ARCHIVED - Audit of Risk Management
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Audit of Risk Management (PDF, 313 KB)
This audit report presents the findings of the National Research Council (NRC) Canada's audit of risk management. The decision to conduct this audit was approved by the President following the recommendation of the Audit, Evaluation and Risk Management CommitteeFootnote 1 on March 19, 2008 as part of the NRC 2008-09 to 2010-11 Risk-Based Internal Audit Plan. The audit was conducted from February 2009 to August 2009.
Audit objective, scope and methodology
The overall audit objective is to provide assurance that NRC's enterprise Risk Management Framework complies with Treasury Board Risk Management Policy, and associated directives and guidelines related to risk management. This objective allowed for making observations with respect to the extent to which NRC's risk management policies and directives correspond to Treasury Board requirements, and the adequacy of the risk management control framework that has been established for NRC.
The audit examined the extent to which NRC's enterprise risk management framework has been implemented and is operating at both the corporate level and within a sample of five Institutes, Branches and Programs (IBPs), including how it has been integrated into existing management activities including business planning and decision-making. The selection of the IBPs was based upon risk and control analyses performed during the planning stage of the audit, as well as to ensure that no one IBP at NRC is audited more so than others or conversely that smaller entities are ignored entirely in NRC's multi-year audit cycle. An extensive review of relevant NRC documents related to risk management (e.g., corporate risk profile, corporate and IBP level business plans and the terms of reference for various governance committees) was undertaken in addition to IBP site visits and interviews with managers and staff in order to assess the degree to which risk management principles have been integrated into NRC's operations.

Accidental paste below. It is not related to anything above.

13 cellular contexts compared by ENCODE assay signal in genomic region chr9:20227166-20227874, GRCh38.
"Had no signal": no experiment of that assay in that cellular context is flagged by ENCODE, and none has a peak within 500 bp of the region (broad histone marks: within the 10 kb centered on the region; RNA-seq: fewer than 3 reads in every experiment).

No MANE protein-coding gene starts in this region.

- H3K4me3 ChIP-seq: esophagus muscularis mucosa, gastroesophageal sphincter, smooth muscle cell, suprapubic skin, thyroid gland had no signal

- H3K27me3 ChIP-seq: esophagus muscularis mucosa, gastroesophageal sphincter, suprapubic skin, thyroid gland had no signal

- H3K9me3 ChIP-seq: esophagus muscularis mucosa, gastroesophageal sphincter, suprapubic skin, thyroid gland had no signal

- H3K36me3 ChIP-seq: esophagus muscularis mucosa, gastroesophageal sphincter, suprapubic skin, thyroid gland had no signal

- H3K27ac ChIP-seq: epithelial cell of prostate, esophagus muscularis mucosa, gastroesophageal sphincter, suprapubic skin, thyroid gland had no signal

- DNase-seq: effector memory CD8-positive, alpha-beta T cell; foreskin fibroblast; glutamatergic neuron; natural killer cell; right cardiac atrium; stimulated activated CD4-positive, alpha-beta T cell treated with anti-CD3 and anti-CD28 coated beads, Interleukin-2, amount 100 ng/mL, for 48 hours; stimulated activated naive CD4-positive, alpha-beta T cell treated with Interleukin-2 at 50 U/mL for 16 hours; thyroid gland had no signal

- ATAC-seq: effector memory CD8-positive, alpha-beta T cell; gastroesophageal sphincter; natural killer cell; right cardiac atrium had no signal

The audit was conducted using a series of detailed audit criteria that addressed the audit objective, against which we drew our observations, assessments, and conclusions. These audit criteria were derived primarily from the Treasury Board Integrated Risk Management Framework (2001) and the draft Office of the Comptroller General Core Management Controls: A Guide for Internal Auditors (2007)
Audit opinion and conclusion
Within the limitations of the samples drawn and the audit procedures performed, we conclude that overall, NRC's risk management framework is adequateFootnote 2 in that it complies with the Treasury Board Risk Management Policy and associated directives and guidelines. There are opportunities for continuous improvement that relate to: developing and formalizing a more comprehensive Risk Management Framework; improving the consistent application of risk management guidelines across NRC and its in-depth integration into NRC's business planning processes; and development and integration of formal control assessment processes and tools to ensure major residual risks are addressed.
NRC's risk management practices include all of the foundational elements expected of a mature, well-managed organization. A framework for risk management has been in place since 2005. The corporate risk profile is examined and updated annually; risks are considered during annual corporate and IBP level business planning exercises; and for most of the IBPs examined there is documented evidence that risks are taken into consideration when selecting research projects. Expectations for incorporating risk management principles are communicated and understood at the corporate and IBP levels.
NRC does not have a formally documented risk management policy. Rather the Risk Management Guide that is published on NRC's Intranet is the main documented source of its Risk Management Framework. While the Guide meets most Treasury Board expectations, it requires a more explicit and comprehensive description of all of its risk management activities and obligations including, among others, NRC's risk tolerance, a description of the governance model (i.e., accountabilities, roles and responsibilities) and guidelines for identifying and sharing risk information.
Enterprise-wide risks are assessed and treated on an annual basis as part of the annual risk profiling exercise. IBPs are required to assess and treat risk as part of annual business planning, however, the process, methods and tools that are defined in the NRC Risk Management Guide are not consistently applied by the IBPs examined. This could be enhanced by clearly cross-referencing the business planning process guide and tools to the Risk Management Guide to ensure consistent quality and communication of risk information.